Even in non-tech industries, however, privacy has become a major issue. 80% of UK consumers surveyed by FleishmanHillard Fishburn have stopped using the products and services of a company because the company’s response to an issue does not support their personal views.
The research report from FleishmanHillard Fishburn entitled ‘The Dying Days of Spin’ looked at the issues that were most important to consumers across all industries and sectors (not just tech). Many of the issues that it found to be of greatest concern, such as healthcare and education, were ones that consumers expected the government to act on. Interestingly, though, the main issues that consumers expected companies to act on are now security and privacy, surpassing things like diversity and sustainability that had previously topped this list.
In addition, a recent Harris Poll, conducted in partnership with Finn Partners, revealed that data privacy is now the number one issue that Americans (65%) believe companies should be addressing, followed by access to healthcare (61%), supporting veterans (59%), education (56%) and job creation (56%).
If their customers want brands to take a stand on data security and privacy – seeing it as more important than either the brands’ diversity or sustainability efforts, then brands need to take it seriously also. If brands want to be in tune with their customers, then they need to be taking action on digital ethics and to do so NOW.
To be on the right side of the debate here, brands need to be making cybersecurity part of their corporate culture. They also need to take a stand on privacy rather than waiting until after an incident, by which time it will be too late to salvage their brand.
One company that has definitely found itself on the wrong side of the argument here is Facebook. Not only was it fined by the UK’s Information Commissioners Office for the Cambridge Analytica scandal, but it suffered the largest single one day loss of share capital in history ($119 billion) when its shares dropped 20% after one recent disclosure.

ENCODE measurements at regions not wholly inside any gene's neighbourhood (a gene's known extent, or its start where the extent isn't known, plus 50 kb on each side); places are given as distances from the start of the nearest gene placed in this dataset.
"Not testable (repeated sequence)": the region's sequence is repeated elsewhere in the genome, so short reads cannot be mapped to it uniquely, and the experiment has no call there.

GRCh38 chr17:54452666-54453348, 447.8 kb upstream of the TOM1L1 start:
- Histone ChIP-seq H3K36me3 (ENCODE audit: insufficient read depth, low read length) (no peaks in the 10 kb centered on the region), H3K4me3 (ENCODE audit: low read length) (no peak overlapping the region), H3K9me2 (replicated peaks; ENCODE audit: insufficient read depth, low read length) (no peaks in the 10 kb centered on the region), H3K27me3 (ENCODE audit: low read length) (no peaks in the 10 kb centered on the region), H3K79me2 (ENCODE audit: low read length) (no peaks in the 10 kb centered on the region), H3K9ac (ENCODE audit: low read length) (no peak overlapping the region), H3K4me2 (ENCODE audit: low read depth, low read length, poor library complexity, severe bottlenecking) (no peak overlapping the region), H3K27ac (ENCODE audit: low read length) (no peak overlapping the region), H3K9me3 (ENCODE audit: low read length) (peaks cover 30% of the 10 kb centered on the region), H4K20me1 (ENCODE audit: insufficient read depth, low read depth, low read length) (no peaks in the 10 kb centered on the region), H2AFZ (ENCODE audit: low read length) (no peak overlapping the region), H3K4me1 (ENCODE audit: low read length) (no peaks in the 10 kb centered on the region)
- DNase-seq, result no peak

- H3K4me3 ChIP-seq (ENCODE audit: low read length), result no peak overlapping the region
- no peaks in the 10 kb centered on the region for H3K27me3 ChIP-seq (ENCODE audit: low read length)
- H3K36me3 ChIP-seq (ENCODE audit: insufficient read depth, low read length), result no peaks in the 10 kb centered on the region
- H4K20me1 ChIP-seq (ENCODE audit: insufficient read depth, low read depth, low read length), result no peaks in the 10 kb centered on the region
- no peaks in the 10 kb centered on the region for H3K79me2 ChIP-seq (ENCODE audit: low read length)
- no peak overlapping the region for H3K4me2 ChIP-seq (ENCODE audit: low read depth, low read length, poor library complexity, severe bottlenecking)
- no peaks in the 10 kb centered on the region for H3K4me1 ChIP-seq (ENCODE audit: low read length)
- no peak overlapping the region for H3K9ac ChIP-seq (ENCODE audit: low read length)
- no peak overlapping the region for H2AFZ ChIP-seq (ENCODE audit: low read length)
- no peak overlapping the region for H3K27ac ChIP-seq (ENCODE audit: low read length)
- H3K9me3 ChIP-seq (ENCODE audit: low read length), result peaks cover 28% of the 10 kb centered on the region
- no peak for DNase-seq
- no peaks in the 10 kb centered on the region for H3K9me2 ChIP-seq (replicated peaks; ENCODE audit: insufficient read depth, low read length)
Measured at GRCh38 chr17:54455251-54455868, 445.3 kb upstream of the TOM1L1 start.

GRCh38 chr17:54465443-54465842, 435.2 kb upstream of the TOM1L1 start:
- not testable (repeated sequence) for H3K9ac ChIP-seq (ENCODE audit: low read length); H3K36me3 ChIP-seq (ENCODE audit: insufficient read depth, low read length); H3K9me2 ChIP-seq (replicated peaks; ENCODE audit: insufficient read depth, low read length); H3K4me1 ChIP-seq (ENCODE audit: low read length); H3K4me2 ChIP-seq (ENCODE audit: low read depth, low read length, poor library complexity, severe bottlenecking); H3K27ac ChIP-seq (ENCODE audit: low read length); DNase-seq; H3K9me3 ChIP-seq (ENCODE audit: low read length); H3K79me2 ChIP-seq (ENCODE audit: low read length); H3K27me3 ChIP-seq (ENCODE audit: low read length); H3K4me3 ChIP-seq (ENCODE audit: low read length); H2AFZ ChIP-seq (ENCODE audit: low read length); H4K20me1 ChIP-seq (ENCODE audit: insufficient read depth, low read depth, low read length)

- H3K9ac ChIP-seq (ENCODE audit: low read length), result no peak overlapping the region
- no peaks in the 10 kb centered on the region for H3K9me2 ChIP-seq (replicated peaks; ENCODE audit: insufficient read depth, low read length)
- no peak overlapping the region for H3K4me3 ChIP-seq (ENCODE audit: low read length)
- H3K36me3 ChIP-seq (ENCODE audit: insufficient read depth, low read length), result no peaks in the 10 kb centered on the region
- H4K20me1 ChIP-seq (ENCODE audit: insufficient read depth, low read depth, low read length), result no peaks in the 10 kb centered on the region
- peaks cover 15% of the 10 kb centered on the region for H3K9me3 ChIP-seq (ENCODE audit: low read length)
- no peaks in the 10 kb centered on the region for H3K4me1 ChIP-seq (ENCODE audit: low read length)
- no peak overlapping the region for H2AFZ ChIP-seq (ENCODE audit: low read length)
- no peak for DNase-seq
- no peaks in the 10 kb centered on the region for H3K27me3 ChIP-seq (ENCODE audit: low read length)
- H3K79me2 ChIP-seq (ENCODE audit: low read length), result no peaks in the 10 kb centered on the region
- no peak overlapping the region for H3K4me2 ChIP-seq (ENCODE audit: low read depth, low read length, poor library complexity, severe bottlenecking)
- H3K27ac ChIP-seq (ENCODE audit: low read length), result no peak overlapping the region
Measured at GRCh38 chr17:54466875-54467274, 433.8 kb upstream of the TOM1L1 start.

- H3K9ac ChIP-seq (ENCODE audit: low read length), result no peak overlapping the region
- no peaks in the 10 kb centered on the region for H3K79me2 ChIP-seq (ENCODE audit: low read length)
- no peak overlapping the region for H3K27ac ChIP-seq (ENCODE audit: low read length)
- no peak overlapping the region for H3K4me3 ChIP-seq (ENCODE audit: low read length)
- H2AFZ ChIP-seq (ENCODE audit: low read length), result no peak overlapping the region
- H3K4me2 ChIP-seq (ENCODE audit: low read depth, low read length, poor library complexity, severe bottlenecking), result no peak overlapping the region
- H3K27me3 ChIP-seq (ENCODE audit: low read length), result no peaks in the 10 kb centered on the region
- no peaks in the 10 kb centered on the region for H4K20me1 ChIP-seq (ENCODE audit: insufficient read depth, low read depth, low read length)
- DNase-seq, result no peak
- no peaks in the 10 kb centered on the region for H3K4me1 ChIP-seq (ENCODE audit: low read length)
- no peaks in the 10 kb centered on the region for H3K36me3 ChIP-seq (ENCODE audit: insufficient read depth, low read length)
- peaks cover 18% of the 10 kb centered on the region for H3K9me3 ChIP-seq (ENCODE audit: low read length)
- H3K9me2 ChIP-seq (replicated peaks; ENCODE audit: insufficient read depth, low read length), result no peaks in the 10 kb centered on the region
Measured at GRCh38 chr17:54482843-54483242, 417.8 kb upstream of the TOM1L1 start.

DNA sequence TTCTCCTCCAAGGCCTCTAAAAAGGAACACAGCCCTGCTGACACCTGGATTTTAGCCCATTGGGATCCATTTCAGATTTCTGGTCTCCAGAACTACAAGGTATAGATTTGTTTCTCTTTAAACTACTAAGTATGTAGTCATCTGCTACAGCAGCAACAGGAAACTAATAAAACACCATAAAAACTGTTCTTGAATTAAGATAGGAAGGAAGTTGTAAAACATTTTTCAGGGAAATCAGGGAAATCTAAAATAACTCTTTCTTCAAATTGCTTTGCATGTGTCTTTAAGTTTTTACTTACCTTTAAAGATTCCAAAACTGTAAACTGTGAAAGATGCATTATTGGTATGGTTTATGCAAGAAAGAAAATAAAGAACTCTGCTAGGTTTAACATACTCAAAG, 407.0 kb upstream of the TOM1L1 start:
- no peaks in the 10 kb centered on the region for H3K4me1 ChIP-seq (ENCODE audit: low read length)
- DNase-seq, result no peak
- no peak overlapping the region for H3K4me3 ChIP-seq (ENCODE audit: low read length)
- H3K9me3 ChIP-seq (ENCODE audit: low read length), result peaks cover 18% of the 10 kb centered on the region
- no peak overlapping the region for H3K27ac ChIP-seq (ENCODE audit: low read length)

On top of this, French NGO The Internet Society of France is pursuing a class action suit against Facebook, saying that the social network was violating users’ privacy despite the enactment of strict new EU rules under GDPR. It hopes to get 100 million of Facebook’s 278 million users in France and across the EU to back the lawsuit.
And the recent launch if its new Portal device, Facebook’s equivalent to Amazon’s Echo Show, has received brutal reviews, being called the “Eye of Sauron” and “the worst tech device of the year.” Not only does the Portal device collect data about who you call and which apps you use used for targeted ads, but whatever you say in your home could be used against you subsequently if you ever fell under suspicion of a crime.
It is no wonder that there is growing pressure for federal privacy regulation, but we need to ensure that this also includes strict regulation of the devices that are listening to us in our own homes.
The thing is, if you ask Alexa what your ‘Miranda Rights’ are then she will be most helpful, but if you ask her how your right are impacted by having a listening device in your home, she’ll be unable to help. We urgently need some regulation here, to answer such important questions for us all.